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RunOregon has my recap of the Run for Boston 5K race from this past weekend, which resulted in a Pr for me -- but a kind of frustrating one, since it was 21:00 flat. Just one lousy second faster and I would've had the sub-21 minute 5K that I was chasing last year. Oh well, it was all for a good cause.
Knowles is renting her image to a product that may one day be ranked with cigarettes as a killer we were too slow to rein in. From saying, as she once did in referring to Let’s Move, that she was “excited to be part of this effort that addresses a public health crisis,” she’s become part of an effort that promotes a public health crisis.
"[R]anked with cigarettes"? Maybe it's because I don't smoke and I do drink soda (it's my vice), but I see a substantial difference between the two. The primary harm from soda, it appears, is the empty calories from the sugar. Too much sugar = too many excess calories = weight gain. But a can of regular soda has about 150 calories, which is equivalent to running 1.5 miles or so. So if I drink a can of soda a day, that would take 15 miles of running a week to burn off. Since I run ~30 miles a week, I'm 15 miles ahead!
Now, would I be healthier if I skipped the soda and took in 150 calories of, say, chocolate soy milk? Undoubtedly, but the point is that the primary harm from soda can be neutralized. I'm not a smoker, so I have no first hand experience, but it doesn't seem like the harm from smoking can be so easily neutralized by running.
Today was the second year of the Zombie Apocalypse 5K race, a fun event where people could choose to run as "survivors" or as "zombies." Survivors were given a flag football-type belt with two velcro-ripaway red flags and a two minute headstart before the zombie horde was let loose. Last year's event took place at Lee Farms in Tualatin; this year, it was a much longer trek down to Heiser Farms in Dayton (about 30 miles away, but an hour's drive because no freeway went there directly).
Okay, first, here's my racing bib:
I was worried that it would be pretty miserable weather during the race, because that's what it was during my son's soccer match this morning: cold, damp, drizzly. But the sky sort of cleared up as I drove down highway 99 from Portland.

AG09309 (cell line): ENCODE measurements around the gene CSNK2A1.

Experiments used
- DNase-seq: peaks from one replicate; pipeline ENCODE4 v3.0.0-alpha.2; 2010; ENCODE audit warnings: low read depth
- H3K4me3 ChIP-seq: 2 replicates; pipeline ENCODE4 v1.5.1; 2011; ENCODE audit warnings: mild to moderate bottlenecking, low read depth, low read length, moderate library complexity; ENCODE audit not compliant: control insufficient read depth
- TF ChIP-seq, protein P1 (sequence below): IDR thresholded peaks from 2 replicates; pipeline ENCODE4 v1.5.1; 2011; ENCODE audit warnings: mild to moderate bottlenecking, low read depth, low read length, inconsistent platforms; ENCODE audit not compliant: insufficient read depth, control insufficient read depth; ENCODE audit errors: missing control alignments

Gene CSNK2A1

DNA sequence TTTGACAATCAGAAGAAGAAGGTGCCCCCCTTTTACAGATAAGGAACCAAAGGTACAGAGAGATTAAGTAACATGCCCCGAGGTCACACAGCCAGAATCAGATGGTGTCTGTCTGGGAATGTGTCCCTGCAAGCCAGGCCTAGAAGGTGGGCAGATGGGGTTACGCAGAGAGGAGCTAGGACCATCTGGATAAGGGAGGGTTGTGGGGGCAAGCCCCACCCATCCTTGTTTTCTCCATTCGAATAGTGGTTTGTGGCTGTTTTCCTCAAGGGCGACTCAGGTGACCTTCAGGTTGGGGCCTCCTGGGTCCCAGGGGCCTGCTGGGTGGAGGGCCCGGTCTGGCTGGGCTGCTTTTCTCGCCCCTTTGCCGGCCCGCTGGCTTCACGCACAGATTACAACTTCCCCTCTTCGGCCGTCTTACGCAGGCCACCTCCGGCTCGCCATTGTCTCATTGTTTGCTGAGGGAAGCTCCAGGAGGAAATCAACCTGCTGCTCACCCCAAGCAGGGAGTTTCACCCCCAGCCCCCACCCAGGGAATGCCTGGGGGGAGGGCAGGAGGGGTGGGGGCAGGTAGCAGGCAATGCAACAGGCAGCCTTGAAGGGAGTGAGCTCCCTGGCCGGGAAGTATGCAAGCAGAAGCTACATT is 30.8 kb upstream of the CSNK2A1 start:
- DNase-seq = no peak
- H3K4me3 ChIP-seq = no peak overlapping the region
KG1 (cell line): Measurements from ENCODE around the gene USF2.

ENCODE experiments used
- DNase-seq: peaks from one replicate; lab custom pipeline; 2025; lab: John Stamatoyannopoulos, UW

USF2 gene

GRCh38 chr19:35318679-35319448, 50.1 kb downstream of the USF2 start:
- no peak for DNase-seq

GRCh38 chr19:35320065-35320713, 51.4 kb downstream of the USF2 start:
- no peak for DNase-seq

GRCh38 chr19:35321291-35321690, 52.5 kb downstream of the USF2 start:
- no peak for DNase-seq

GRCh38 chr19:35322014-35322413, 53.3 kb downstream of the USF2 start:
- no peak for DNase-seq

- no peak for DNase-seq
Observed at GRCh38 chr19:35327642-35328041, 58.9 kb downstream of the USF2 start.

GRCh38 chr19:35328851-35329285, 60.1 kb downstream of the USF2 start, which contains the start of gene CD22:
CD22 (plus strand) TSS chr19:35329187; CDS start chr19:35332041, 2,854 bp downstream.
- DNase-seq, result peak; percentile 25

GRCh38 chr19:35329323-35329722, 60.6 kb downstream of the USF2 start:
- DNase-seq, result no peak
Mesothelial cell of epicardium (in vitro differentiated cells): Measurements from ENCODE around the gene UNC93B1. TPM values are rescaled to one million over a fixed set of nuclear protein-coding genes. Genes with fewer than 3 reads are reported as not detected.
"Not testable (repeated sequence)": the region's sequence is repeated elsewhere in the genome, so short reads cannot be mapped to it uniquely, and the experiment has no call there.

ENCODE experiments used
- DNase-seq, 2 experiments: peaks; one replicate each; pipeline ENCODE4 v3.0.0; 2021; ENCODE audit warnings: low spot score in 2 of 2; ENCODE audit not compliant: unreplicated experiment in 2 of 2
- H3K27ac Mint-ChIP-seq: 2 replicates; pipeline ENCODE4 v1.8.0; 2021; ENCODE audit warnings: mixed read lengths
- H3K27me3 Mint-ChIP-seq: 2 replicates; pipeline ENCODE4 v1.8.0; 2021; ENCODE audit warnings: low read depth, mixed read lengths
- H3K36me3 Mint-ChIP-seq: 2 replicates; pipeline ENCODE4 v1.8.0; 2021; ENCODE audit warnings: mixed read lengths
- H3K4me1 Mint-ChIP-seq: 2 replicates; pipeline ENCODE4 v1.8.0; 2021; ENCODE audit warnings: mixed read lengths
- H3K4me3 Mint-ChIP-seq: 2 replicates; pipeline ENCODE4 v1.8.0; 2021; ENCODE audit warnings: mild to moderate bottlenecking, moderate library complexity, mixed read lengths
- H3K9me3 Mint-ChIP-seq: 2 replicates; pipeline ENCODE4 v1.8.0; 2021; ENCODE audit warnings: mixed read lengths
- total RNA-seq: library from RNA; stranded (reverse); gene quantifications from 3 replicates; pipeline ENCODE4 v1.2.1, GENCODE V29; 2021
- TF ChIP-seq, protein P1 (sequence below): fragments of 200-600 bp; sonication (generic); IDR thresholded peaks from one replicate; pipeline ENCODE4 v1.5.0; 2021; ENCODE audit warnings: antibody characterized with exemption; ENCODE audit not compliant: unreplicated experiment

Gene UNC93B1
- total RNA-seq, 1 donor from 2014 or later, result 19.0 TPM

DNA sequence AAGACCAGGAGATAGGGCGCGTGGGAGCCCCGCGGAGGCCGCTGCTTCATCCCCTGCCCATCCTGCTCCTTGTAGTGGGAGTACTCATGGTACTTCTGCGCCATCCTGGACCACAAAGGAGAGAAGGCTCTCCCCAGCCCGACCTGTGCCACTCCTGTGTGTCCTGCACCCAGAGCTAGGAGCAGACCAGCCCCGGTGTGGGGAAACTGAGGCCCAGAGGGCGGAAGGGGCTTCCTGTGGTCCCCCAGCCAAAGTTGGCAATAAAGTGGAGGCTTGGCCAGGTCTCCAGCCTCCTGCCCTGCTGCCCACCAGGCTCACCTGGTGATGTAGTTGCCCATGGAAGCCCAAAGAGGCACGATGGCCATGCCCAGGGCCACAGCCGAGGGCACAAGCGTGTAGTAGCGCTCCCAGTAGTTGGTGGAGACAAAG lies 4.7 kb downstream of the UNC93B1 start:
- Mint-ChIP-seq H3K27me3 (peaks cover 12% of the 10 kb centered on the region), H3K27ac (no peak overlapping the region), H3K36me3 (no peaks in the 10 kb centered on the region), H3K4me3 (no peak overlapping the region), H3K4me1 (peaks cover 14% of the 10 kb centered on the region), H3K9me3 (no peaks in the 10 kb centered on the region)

Race time was 5:30, but I arrived just after 4 pm. Like last year, the race organizers had really gone out of their way to create an apocalpytic atmosphere:
The military vehicle pictured above didn't move, but the tank below did!
Meanwhile, I found fellow Uberthon runners Eileen (who was running as a survivor) and Brent (who was watching). We chatted a bit about running and strategy, like where to arrange the survivor flags. (In front to make it more difficult to grab? In back, as a sign of confidence in one's speed?)
We also checked out this, which was something I haven't seen before: pumpkin firing cannons (what a waste!):
Okay, well around 5:20 or so, I headed over to the starting area of the course. Last year, it was just a gun-timed race, which given the large number of participants, was kind of dissatisfying. This year, the organizers got the excellent folks at Uberthons to do the timing. Yea for chip-timed races! Not only that, the organizers actually tried to arrange it so that the fastest people were at the front.
5ish mile pace? No, not me. 6ish? Uh, not quite. Still, even my estimated 7 minute/mile pace put me near the front:
The starting signal was a big boom from one of those pumpkin launching cannons. The first stretch was downhill, and I had to thread my way through some runners who'd started in front of me. Among the more notable costumed people I passed were a guy in a suit carrying a briefcase (but at least wearing running shoes), and two high school or college kids who had started off wearing gas masks. By the time I caught up to those two, one had already taken his mask off, and the other was in the process of doing so. "Man, it's so hard to breathe!" he gasped.